Another late start for Woodrat, as the weather was calling for rather stable conditions (there is still a lot of smoke in the valley due to the nearby fire) and unfavorable wind direction earlier on in the day. Caught the 1pm shuttle to launch and then waited until around 3:30pm to launch into light cycles.

Similar conditions to yesterday except the lift was a bit higher, and the inversion was a bit easier to break through with less roughness. Alex had a good climb over the antennas behind launch so I joined him, and when we got to about 5100’ we went on glide for Rabies Ridge.

Over there I got a nice climb and waited for Alex to join me, since he had arrived lower on the glide over. Then faded back the ridge to the peak where I got my highest of the day at 6300’. Alex had already left for Burnt ridge, and when I finally glided over there I couldn’t see him anymore. No lift over Burnt (unlike yesterday, where there was plenty of lift), and I was getting pretty low with a long glide out, so I headed for the LZ in preparation for an oh-my-god-I-sunk-out-landing.

But the convergence was just setting up between Burnt and Woodrat (which happens on a pretty regular basis here) and I found plenty of lift right over the LZ. A bunch of other pilots joined me from the mountain, and we boated around at 5100’ over the valley for over an hour while the convergence lasted. Eventually I got tired of doing circles over the LZ and did some speed bar runs to keep me entertained, and then landed to find Alex in the LZ. Another great day at Woodrat, and still getting high despite the lateness of the season!


After passing through San Fransisco and seeing it fog in at the Dumps (when we arrived, some people had just flown, and had to land, since the vis was going down as the fog rolled in), we took the scenic route north to Oregon for some flying at Woodrat. We had heard that there was going to be a Club event at launch on Saturday night, and weekends there is a shuttle service, so we arranged to be there for the weekend.

Got there in the mid-afternoon and caught a ride up between shuttle rides (every hour between 10am-3pm) to meet a bunch of pilots on launch who said it was "just turning on", so we hadn't yet missed anything. Launched and went to the house thermal site to the NW of launch and up to 4400', when it got bumpy and ratty as we hit the inversion layer. Finally broke through at 4600' and could smell the smoke from the nearby Medford fire as we encountered the north winds up high (west down low).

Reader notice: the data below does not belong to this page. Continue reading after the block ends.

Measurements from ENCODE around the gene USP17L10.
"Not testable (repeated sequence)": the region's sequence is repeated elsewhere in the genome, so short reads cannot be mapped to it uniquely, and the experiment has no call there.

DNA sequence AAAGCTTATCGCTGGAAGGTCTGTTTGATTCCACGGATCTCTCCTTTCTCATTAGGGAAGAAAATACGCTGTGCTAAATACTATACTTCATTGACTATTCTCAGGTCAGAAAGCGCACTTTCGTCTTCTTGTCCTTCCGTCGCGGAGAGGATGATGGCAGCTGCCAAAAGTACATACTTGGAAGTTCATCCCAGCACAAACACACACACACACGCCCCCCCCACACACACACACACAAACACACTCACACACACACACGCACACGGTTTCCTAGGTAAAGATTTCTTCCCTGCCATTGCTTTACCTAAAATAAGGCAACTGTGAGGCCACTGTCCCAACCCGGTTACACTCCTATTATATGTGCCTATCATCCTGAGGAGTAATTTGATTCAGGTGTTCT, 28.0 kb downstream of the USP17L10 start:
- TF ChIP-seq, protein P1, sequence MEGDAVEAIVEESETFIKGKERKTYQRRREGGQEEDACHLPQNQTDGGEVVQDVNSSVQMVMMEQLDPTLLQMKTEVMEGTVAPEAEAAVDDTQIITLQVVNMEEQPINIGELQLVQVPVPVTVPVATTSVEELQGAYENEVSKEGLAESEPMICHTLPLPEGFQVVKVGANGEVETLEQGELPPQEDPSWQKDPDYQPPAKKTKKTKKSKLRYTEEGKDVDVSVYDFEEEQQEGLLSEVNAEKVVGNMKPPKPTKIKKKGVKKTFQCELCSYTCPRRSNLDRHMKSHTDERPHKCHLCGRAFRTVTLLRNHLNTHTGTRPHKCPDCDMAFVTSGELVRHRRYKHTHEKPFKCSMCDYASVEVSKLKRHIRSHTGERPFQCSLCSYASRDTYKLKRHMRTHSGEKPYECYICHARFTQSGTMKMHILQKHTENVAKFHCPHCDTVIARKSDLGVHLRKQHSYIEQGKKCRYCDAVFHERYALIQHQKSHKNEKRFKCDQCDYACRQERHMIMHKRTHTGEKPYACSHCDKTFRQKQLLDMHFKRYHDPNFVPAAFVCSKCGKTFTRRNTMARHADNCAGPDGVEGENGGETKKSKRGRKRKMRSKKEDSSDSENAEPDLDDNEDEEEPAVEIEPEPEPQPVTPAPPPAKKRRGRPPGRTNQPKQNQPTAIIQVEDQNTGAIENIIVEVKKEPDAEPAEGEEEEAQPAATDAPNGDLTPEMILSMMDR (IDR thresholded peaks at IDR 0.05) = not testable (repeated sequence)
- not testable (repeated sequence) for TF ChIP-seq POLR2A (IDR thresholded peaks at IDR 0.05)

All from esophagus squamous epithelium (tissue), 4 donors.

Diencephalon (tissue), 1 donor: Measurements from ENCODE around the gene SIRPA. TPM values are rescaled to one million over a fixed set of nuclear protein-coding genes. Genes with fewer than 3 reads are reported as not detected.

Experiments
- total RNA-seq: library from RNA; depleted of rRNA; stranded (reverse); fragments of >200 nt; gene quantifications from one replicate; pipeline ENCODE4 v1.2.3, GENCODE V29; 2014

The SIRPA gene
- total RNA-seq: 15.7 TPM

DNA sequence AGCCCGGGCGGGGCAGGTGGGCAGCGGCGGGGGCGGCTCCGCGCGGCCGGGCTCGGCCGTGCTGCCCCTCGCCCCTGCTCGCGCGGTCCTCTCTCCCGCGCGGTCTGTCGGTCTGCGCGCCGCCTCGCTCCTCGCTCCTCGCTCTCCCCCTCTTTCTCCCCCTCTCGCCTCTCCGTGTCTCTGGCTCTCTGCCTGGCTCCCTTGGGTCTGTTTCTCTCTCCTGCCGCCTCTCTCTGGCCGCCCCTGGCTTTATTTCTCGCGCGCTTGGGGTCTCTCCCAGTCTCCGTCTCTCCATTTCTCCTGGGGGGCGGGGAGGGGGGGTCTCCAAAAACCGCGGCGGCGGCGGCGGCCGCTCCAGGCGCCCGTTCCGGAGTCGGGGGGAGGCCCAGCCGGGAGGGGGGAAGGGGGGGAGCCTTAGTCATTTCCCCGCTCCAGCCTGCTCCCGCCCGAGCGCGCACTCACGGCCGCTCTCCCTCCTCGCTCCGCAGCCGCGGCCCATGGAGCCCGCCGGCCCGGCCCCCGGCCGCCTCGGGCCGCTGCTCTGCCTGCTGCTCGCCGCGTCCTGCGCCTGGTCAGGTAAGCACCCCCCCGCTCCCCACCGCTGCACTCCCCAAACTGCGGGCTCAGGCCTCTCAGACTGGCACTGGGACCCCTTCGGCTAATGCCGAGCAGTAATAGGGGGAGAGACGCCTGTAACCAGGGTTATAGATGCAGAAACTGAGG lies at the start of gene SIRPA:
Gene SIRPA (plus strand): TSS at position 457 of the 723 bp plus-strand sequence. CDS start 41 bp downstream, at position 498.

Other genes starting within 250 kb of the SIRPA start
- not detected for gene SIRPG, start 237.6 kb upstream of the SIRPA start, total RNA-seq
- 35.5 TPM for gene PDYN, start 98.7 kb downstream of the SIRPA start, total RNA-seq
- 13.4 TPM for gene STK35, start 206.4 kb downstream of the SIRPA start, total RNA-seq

Alex headed over to Rabies while I played around launch a bit more, and we passed each other as I headed over there and he headed back to launch, SATing his way down. Over at Rabies it was a bit windier from the west, but nicer thermals than the ones over at launch, and was able to get higher around 4800'. A couple of locals were over Rabies peak proper and joined me on the flanks, and then we crossed over to Burnt ridge.

Over there hit a mild convergence with the west Applegate wind and the north Medford wind and was able to get higher to 5400', and then flew back to Woodrat to complete the triangle. Alex had top-landed the mid-launch and relaunched, scratching around as the lift was dying, so I joined him to land at the LZ below.

The local Rogue Valley HG and PG Club had arranged a BBQ to take place at mid-launch (kind of a weekend event organized by one of the local pilots), so we joined in for some shish-kabobs, corn, and other goodies. Excellent idea as we could watch the sun set and the last of the pilots fly overhead. We ended up camping right there on launch under the stars.


Another great day at the dunes. Got a late start but it didn't turn on until 1pm or so, when it was still light-ish so we headed back to Lakecourt launch.

Initially it was the same as yesterday, light but stay-upable, so we both went south to Sand City. Jumping the gaps was a bit of a challenge in the light winds but so long as you topped up between crossings, you were OK. Coming back was easier since it was all downwind and it was going a bit more south as the afternoon went on. Local pilot Vicki joined us from the Marina State Beach ramp launch for the Sand City run.

Back at Lakecourt I played around the nice low dune just north of launch, playing with the terrain and seeing how low I could travel north and still make it back to the safety of the high dunes at Lakecourt. Eventually the winds went more and more south as the afternoon went on, and got stronger. So we were both able to play around on the low stuff a bit more in the stronger winds until around 6pm, when I top-landed to end my day's session. Had to avoid a flock of seagulls that a couple of joggers had disturbed on the beach and they all flew up in our faces (just like that scene in Indiana Jones, where Papa Jones scares the birds off the beach with his umbrella to fly into the enemy plane's engine, since they didn't have a gun to shoot the plane down).